Combat or no combat, the war definitely belongs now to Barack Obama -- as does, of course, the war in Afghanistan. As does the job of finding a way to run the inhabitants of Guantanamo Bay through the judicial mill. As does the duty of conducting surveillance of plotters and planners here and abroad. So, too, the task merely of reminding the American people -- and the people of the world -- from time to time of the need to remain vigilant.
It's the sort of task that gets in the way of "pluralism" -- i.e., suggesting that out there in the big world live various non-Anglo-Saxon, non-Christian people (though we don't want to hurt their feelings by talking about them too much) who dislike democracy, dislike the culture that democracy breeds, think Christianity and Judaism false religions, don't care a rap for free speech or trial by jury, wouldn't mind if someone knocked over our whole country, and, at the end of the day, have to be resisted -- all of them -- sometimes to the death.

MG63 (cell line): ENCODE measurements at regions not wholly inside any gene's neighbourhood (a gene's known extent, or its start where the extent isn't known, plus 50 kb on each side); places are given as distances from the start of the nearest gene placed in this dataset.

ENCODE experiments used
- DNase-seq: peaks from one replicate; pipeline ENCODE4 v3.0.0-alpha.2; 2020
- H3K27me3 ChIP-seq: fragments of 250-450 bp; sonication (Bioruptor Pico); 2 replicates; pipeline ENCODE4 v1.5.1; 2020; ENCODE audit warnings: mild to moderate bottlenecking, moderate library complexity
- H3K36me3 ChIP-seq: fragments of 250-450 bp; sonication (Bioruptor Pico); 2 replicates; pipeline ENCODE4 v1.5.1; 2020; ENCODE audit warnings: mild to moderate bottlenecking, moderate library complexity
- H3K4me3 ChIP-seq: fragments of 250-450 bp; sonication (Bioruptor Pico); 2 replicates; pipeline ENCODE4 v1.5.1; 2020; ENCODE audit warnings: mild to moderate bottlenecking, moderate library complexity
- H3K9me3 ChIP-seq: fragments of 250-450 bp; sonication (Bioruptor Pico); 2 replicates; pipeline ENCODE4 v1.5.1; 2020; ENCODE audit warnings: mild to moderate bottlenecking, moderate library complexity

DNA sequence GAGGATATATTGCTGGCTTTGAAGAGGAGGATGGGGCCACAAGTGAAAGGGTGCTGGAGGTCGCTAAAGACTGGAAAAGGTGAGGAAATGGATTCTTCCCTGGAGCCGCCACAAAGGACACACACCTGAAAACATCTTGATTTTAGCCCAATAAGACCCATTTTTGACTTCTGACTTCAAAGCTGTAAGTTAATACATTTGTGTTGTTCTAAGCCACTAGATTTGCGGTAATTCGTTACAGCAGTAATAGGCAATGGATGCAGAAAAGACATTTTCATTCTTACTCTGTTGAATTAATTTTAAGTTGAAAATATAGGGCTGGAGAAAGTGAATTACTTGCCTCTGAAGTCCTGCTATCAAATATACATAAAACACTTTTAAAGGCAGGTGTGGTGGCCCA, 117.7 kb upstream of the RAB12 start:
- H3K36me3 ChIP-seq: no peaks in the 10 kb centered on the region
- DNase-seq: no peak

One knows already how history will deal with this war and with its progenitor, given the liberal politics of most professional historians and their generic hostility to George W. Bush. That's hardly the present problem. How will the war critic who now is president deal with a war that has become his own because of where he is and who he is? That is what the nation must find out now -- and certainly will.